Wednesday, April 27, 2011

Once in a Lifetime

I recently returned from a glorius Senior trip with my daughter, Sam. We starated a tradition with our oldest son, to take our graduating Senior on a trip sometime during their Senior year. Bruce took Jason to England. I took Sam to Italy. We couldn't really afford it but what the heck, it's only money.

The trip didn't start out under the best of circumstances. In order to actually graduate, Sam had to finish her two online classes before we left. She made it, barely. We flew without incident to NYC, but then stalled. Our plane hit another plane on the runway and we were stuck.
You can watch a video of our little "accident" here:

We eventually made it to Venice, Italy--after running for two flights (we didn't make either) and arriving a day later than expected. We even made it to the cruise before it pulled out of port. Bonus.

From Venice we traveled down to Bari, Italy, then Corfu, Greece, and then Dubrovnik, Croatia. It was a lot of fun, although a bit nippy. We managed to lay out on deck one afternoon. I've never been on a cruise before where they put out blankets next to the towels on deck.

The blankets were more high demand than the towels.

The best thing about the trip? Spending time with Sam before she moves out for good. I'm going to miss her piano playing. It was so much fun to see her experience a trip to Europe. It can be startling when all of the chatter around you is in various other languages. We noticed that each country had it's own "look." From the red tiled roofs in Bari, to the gray stone buildings on Corfu, and the high fortress walls of Dubrovnik, the views were spectacular.

Venice was unlike any other city I've been to. Delta Airlines was gracious enough to change our flights so we could come back a day later than planned to make up for the day we lost in NY. The buildings go right down into the water. Seriously, you can't see the ground. I assume there's some dry (ish) land somewhere under all those buildings. Here's a picture,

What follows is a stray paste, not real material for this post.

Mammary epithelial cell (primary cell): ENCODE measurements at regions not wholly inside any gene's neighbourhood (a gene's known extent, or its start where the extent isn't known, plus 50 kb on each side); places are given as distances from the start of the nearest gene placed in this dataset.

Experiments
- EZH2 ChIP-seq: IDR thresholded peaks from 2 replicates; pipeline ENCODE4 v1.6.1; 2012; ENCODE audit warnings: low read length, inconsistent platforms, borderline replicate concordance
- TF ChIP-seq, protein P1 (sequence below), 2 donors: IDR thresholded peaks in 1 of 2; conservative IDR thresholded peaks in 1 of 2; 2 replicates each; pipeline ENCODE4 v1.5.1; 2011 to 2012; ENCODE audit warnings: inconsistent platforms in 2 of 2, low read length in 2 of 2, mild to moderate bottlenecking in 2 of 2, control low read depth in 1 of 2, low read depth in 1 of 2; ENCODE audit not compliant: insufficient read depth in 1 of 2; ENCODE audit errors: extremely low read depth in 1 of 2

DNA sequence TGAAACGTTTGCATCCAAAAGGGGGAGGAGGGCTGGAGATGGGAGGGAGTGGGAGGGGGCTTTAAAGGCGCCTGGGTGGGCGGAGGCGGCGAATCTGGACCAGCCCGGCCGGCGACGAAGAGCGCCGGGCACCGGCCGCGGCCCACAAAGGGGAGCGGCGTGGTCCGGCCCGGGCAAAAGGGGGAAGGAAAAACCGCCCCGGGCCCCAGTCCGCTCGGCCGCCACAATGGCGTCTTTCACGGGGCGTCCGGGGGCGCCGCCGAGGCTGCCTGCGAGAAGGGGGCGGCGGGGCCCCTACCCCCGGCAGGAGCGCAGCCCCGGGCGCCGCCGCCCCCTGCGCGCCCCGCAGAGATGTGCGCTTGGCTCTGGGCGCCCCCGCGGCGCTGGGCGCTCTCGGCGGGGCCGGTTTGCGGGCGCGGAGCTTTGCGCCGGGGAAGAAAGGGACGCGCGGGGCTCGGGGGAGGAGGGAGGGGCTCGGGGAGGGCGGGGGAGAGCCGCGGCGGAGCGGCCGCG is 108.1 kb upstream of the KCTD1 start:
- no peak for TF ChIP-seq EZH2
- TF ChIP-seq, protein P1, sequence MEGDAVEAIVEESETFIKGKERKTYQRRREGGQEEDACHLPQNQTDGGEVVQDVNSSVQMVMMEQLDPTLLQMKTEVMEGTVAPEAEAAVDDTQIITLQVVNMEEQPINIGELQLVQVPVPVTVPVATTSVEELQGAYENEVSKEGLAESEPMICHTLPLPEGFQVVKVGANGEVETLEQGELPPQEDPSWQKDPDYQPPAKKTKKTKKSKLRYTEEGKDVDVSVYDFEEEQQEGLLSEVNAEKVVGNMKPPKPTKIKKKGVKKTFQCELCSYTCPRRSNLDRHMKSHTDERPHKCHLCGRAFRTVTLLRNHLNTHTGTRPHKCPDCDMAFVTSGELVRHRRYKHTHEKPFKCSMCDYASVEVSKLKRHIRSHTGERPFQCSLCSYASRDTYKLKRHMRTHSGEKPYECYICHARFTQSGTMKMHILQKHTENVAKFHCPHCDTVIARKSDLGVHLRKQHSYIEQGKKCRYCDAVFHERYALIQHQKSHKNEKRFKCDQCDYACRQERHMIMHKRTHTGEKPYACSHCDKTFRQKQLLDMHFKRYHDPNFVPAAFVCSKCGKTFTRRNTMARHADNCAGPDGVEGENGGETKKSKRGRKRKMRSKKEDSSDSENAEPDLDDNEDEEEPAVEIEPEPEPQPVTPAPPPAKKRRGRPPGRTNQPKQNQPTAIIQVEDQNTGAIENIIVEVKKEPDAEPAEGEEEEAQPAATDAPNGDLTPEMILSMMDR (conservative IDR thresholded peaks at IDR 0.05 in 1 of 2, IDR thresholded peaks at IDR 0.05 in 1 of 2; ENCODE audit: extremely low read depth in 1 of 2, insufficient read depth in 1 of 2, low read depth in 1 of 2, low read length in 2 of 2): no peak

and another

The thing most apparent to me on this trip is not very politically correct, but what the heck, here it is. I first noticed when a family was pulled aside after we left the plane in Venice. Most of us were in a lemming line to go collect our baggage. One family was pulled aside by police and they were talking. The family, consisting of a mother and father and two small children, looked like they were from a Arab country perhaps. I wondered at the time if they were pulled aside due to racial profiling.

I noticed it more on the cruise and various ports. There were many languages spoken but Sam and I were sized up for a moment and then spoken to in English. No one ever tried to speak to us in French, German or Italian. I began to notice what people looked like when others spoke to them in Italian, or another language. Italians LOOK Italian. German's have a look about them. Even the French, kind of. I would look around the dining room and everyone in the room could have been American, but we really wouldn't all have been Italian, or German, or French. Then I thought back to the family at the airport. I don't think they would have been singled out in America--there would probably have been an outcry if they were. But in Italy (or Greece or Croatia) you can kind of tell by looking where a person is from.

In the United States you can't tell. AND I LOVE THAT. I love that about our country. It's our differences that make us the nation we are. If you tried to judge someone by their appearance here you would more than likely be wrong. We get our strength from those independant and strong individuals who gathered themselves to the land of the free, mingled with those who were already here and those who were forced to come.

On the ship and in all the ports we heard more American music than native music. We did hear a bit of Italian, but not much. We were in a bus in Bari, taking a city tour, and the tour guides had Train playing. Sam and I smiled as one of the other passengers sang along. English was obviously not her first language and some of the words were more approximated sounds than anything. But she knew the song. The common language was English. Why? England is a pretty small country and the US is on the other side of the world. But mostly we heard American English, not British. I had worked on my Italian but hardly needed it. It was unexpected, the American influence I mean.

And now some quick pictures of Bari, Italy; Corfu, Greece; and Dubrovnik, Croatia.

Corfu, at the old fort.

Dubrovnik, the wall goes all the way around the old city and we walked the whole thing.

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